worked for less pay? Mr.. Baldwin merely re-echoed what was
the settled opinion of the ruling
class. All the forces of capitalism, all the skill and strategy of
the capitalist class, were ready
and eager for the conflict. The
mine-owners, the leading elements
—the shock troops—of capitalism,
"wlu had so often proved victorious in the past, were they not
leading the van? Every ounce of
capitalist strength was behind the
mine owners. And right up till
the last minute, with fixed will
and stubborn determination, they
held out.
The Capitalist Class
The members of the capitalist
class are much quicker to realize
the implications of a struggle
than are the members of the
working class, The workers think
more slowly. And when the Bolld
fact of the class unity of the
workers—an almost unbelievable
thing to the capitalists—a thing
that has never previously happened in this country—suddenly confronted them, the capitalists
quickly visualized what it meant,
made a rapid survey of the relation of forces, and caved in.
Our General staff
The   general   council,   with   a
keen sense  and  a  fine  grasp  of
the realities of the situation, gathered the forces of the movement
together.    It  established  its special committee.    It consulted with
the leaders of the most important
unions, particularly those engaged
in   railway   and   other   transport.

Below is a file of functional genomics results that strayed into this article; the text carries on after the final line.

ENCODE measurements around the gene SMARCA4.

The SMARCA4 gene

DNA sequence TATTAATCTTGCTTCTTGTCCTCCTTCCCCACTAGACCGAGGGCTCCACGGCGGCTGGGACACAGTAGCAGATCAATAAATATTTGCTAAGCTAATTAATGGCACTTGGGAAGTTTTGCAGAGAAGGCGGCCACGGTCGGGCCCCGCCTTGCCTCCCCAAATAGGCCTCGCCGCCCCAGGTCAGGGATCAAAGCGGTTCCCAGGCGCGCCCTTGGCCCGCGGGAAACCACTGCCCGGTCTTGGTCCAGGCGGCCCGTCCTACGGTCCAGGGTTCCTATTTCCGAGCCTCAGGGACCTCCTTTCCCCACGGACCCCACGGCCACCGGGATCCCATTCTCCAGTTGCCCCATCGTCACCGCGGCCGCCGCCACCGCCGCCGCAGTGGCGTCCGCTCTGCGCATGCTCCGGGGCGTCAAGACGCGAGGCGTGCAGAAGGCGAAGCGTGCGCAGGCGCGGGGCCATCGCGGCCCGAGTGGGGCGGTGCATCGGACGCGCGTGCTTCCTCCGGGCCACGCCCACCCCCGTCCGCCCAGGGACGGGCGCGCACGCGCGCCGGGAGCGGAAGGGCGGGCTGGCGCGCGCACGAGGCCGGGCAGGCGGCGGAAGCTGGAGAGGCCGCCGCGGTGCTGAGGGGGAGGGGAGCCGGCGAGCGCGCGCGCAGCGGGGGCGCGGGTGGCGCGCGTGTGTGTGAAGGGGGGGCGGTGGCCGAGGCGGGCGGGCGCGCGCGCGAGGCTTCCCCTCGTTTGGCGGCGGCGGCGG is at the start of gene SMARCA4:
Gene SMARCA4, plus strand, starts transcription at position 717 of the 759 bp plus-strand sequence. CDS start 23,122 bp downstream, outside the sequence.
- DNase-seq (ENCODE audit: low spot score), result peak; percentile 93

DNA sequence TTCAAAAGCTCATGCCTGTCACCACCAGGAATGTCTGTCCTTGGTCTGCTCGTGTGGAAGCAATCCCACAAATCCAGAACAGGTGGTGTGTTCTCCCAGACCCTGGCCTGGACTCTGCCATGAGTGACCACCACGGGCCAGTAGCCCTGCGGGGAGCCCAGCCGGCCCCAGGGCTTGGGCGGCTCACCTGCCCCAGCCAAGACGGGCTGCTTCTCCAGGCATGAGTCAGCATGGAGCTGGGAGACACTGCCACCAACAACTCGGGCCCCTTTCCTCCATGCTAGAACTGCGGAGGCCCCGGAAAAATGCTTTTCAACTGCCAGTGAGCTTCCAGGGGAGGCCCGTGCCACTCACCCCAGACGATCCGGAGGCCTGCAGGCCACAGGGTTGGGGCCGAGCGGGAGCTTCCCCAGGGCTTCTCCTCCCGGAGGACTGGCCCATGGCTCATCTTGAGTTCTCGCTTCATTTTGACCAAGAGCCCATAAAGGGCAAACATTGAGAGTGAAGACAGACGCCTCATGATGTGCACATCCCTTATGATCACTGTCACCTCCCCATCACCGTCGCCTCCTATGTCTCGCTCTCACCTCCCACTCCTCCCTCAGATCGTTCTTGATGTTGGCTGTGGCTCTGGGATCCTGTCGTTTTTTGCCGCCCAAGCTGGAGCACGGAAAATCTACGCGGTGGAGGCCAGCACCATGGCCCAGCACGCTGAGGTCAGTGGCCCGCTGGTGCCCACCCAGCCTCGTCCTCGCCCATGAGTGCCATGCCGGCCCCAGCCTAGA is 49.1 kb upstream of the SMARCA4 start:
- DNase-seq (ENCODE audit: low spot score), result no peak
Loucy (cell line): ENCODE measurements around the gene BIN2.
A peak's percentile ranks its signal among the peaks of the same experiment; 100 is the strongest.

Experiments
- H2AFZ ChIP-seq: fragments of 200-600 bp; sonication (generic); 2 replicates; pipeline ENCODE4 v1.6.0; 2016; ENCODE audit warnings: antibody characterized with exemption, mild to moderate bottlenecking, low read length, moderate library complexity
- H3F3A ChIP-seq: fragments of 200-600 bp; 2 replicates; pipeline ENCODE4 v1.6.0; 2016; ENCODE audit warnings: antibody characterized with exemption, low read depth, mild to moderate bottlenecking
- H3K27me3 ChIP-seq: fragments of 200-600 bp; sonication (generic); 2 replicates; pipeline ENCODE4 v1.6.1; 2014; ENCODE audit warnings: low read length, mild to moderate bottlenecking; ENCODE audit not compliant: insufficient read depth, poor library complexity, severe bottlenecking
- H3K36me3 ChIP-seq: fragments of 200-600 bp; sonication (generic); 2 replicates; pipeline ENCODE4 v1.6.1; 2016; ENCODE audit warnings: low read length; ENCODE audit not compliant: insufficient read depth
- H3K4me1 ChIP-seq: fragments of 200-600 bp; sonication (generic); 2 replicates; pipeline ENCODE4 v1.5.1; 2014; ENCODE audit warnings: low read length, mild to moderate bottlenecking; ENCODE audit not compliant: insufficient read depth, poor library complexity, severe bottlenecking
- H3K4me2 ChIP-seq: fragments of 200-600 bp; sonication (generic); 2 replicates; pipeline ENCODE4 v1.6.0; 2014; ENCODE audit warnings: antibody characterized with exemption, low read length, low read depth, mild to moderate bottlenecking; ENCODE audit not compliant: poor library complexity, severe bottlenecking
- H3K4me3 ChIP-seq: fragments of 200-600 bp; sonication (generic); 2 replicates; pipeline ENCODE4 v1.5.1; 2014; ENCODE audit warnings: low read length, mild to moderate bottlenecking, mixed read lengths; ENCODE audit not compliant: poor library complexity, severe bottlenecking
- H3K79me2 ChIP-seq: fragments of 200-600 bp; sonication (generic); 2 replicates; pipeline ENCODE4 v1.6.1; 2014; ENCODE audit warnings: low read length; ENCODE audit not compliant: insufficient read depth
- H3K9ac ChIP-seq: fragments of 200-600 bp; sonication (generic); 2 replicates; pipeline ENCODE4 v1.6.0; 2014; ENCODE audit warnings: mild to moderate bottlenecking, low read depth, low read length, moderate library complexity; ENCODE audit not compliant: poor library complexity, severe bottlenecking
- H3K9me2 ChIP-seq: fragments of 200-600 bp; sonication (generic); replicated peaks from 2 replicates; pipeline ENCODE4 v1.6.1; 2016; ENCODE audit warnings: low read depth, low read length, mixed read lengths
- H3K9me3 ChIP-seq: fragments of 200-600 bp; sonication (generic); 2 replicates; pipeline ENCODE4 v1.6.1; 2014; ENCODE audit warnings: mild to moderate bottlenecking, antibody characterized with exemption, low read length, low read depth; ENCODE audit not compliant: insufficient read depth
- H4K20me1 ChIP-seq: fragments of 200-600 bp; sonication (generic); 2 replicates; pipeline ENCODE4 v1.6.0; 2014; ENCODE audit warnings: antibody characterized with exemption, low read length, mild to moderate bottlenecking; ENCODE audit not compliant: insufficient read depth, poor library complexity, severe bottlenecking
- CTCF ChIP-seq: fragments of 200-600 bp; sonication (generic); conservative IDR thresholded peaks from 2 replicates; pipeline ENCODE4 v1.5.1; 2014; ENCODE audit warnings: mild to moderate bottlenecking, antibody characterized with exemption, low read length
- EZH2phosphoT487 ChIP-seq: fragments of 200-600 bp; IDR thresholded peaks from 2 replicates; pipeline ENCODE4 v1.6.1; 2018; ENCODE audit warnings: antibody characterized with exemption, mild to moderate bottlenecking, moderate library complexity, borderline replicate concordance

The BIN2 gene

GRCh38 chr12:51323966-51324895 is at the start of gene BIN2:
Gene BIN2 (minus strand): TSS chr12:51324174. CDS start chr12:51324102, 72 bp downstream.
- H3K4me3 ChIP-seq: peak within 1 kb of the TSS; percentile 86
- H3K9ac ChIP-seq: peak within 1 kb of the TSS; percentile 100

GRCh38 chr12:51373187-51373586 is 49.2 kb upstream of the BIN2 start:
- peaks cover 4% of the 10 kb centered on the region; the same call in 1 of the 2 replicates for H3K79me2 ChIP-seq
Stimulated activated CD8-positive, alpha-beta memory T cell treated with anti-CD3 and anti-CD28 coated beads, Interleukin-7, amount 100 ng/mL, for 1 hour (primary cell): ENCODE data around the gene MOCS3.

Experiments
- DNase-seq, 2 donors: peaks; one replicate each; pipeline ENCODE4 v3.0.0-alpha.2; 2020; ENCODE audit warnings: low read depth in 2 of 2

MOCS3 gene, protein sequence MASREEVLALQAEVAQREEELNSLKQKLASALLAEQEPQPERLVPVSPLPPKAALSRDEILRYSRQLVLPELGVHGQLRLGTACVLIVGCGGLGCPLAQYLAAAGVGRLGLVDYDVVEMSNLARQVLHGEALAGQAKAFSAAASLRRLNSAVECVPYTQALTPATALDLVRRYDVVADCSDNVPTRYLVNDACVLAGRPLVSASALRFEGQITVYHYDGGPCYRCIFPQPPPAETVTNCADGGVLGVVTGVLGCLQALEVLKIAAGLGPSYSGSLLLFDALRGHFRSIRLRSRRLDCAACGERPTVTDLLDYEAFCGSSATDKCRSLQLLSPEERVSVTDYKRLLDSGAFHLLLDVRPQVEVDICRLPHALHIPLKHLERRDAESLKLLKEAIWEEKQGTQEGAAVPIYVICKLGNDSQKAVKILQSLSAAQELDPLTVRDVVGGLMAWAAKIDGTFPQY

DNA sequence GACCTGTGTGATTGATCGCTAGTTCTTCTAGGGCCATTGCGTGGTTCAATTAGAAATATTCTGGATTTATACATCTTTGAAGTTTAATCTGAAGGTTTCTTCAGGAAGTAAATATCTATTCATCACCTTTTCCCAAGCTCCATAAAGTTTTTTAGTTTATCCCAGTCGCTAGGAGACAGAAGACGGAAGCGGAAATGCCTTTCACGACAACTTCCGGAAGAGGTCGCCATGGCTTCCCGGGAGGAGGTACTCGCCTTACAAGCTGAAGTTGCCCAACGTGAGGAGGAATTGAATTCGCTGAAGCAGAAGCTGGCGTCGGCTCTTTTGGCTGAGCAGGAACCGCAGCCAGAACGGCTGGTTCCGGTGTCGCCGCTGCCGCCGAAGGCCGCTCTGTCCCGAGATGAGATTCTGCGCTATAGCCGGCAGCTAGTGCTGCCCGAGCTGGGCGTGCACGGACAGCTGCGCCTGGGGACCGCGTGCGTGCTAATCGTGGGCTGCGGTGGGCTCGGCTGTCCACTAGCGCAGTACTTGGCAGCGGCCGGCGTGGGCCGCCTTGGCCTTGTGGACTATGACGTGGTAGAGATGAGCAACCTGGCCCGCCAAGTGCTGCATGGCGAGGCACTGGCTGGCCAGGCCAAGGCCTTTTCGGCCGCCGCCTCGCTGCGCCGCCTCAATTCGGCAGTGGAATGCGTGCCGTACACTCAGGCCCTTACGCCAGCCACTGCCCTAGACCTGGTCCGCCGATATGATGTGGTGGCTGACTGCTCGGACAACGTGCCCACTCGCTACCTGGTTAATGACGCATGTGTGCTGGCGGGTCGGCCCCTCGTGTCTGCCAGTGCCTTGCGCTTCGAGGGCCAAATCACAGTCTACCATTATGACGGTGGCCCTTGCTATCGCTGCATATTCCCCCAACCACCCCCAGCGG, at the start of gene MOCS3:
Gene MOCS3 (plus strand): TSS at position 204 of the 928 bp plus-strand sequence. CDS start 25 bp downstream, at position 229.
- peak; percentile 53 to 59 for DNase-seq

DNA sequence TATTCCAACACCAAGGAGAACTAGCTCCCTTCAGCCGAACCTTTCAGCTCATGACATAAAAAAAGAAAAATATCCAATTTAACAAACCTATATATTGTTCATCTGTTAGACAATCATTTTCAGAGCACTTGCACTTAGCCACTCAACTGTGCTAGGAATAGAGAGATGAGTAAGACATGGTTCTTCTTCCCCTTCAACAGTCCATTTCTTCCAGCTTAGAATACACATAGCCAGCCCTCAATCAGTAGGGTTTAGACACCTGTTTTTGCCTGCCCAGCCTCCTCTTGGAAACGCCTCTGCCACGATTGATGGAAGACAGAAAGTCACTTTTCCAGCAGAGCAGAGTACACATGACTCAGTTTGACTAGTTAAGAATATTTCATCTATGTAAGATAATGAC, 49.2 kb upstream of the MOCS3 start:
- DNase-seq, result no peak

It had conferences with the executives of the affiliated  unions. It
asked for and received the utmost
confidence   of   the    trade   union
movement.    It asked  to  become,
and it was willingly made to become, the repository of the actual
power  of the  whole  trade union
movement.    Never  before  during
the whole  stormy history of the
working-class   movement   in   this
country was there such an eager
desire for unity, such an unbounded   willingness   to   throw   every
atom   of  strength   In  support   of
the  common   cause,   and   such   a
settled   determination  to  see  the
struggle   through,   as   there   was
during the last three days of July.
The   movement   was   "all   in"
with    a   vengeance.    There   was
nothing   heady   about   it.     Each '
consultation,  each  conference, was
marked  by  cool deliberation  and
an  air of stern and  grim determination.    For the first time the
working   class,   as   a   class,   had,
through   its   responsible   leaders,
risen to the occasion and become
a  single   entity.     All   those   who
participated   in   the   negotiations
and the central preparatory work,
felt  that the  time  was big  with
fate,  and that  history was being
A New Magna Charta
When,  on Friday mopping,  the
notice appeared giving official in
structions to all railway and transport workers in regard to the
stoppage of the movement of coal,
it was made clear to the capitalist class that the course the mine-
owners and the government were
pursuing would lead to the most
formidable and the first definitely
open class conflict in this country.
It was immediately realized that
the,, entire fabric of capitalism
would be shaken to breaking
point. Forces would have been
let loose, nation wide in their
extent, all-embracing, 'the (free